December 7, 2007
A friend from Fairhope emailed me the other day about this blog. He helped see me off and snapped some pictures trying to capture that "done-with-Fairhope" look. Before I saw the shot, he said I looked like was a "dear in the headlights, sorta."
Now I know that was a typographical error. At least I think it was. At any rate, it's a more attractive picture than a deer being stalked and about to meet his maker. A fraught ML, looking over the debris that used to be her home and feeling in her pocket for the airline ticket that will take her away.
At the time I thought my furniture would be in place by now. As it happened, the move took two "pods" rather than one, and the second one is still in Atlanta as far as I know. It's scheduled to be unpacked and delivered to my Hudson Street address Monday morning.
This is awkward, but still, I'm here, I'm learning everything I can about how to navigate in Hoboken when the temperature doesn't go over 30°, learning where things are and how to get them, even though you don't have any cash as all your money is tied up due to various bank regs. (Never fear, plastic's here!)
Yesterday I went to City Hall, an awesome old building in which it's easy to get lost in the maze of staircases, looking for info about public transit. I was directed to NJTransit, which is downtown a few blocks, located in the beautiful old train station. I loved having an excuse to explore the train station -- plus, I did get maps, schedules, and a look at the bus terminal from which buses are dispatched on a regular basis to NYC.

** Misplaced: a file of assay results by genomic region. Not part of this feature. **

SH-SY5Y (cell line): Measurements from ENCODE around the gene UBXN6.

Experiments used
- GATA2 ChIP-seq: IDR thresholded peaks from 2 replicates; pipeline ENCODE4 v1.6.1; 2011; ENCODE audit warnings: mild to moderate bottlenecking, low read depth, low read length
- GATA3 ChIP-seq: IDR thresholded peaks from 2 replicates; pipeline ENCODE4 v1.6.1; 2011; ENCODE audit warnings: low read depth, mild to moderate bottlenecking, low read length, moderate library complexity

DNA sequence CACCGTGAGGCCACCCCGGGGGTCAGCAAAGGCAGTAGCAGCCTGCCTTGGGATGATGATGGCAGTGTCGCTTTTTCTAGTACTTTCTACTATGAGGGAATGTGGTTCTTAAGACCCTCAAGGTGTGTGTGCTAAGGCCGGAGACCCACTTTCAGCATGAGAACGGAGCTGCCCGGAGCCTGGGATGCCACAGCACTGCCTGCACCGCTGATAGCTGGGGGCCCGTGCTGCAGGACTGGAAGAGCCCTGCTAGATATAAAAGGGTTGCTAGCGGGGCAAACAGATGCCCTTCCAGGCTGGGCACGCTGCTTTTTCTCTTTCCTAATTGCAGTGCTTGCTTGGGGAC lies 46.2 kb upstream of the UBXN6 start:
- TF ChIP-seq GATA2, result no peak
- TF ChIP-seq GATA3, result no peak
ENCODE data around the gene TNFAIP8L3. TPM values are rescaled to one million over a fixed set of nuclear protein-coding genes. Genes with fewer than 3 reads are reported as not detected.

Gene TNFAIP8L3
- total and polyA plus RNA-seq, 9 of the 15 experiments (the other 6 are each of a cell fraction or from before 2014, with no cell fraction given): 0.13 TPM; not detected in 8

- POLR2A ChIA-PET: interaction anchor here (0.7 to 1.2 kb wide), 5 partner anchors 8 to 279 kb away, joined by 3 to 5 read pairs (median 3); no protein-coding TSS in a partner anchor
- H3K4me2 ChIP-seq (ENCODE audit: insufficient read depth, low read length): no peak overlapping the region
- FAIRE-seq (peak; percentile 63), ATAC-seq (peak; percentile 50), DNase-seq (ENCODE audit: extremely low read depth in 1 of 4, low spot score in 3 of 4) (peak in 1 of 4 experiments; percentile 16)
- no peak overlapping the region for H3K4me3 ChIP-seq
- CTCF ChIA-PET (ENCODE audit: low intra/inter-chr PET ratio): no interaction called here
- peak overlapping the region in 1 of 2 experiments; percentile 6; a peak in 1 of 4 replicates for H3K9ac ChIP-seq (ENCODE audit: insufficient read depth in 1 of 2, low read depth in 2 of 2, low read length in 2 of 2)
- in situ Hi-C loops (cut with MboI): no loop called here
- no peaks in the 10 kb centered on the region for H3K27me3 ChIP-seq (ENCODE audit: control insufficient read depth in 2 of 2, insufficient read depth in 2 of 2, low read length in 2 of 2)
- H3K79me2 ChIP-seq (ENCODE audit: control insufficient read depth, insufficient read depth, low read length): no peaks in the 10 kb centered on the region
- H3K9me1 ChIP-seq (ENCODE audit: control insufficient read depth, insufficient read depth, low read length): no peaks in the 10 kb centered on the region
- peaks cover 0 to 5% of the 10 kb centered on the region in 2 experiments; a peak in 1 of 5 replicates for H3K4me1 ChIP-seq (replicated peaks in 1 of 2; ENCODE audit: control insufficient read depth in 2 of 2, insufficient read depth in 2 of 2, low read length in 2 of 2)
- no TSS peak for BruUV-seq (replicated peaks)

Since I was downtown I decided to look for the Italian deli said to make "the best homemade mozzarella you will ever put in your mouth," a recommendation from that friend I made on the street on my visit in June. The deli was in lunch mode, and the aromas emanating therefrom were heavenly -- if heaven is (which I think perhaps is so) being allowed to eat Italian food for eternity. I asked for homemade mozzarella and the guy said, "Sure," spearing what looked to be the white, cheesey body of a large rabbit and holding it up for me. "This too much? I can cut it for you," he said. Accustomed to the little shrink-wrapped Wisconsin-made knobs of mots I could get in Alabama supermarkets, I was laughing when I asked for half that amount. I could not wait to get it home.
But I had my wits about me enough to ask where I might find the Antique Bakery. The boys behind the counter lit up. "It's just around the corner!" they said, gesturing, Italian-style. I left that place a happy dear (not in the headlights).
At the bakery I bought a loaf of whole-wheat bread, better than I used to make when I lived in Alabama and made my own because it was not available anywhere else.
Lunch from the Soup Man, and home to eat it where I could at least sit down. Then, realizing the PIN number was still at least a day away, I took my plastic eight blocks away to the A & P and bought some $60 worth of basic groceries. I still have $15 cash, and now I have enough food for a week. I hope the PIN number comes in the mail. Today.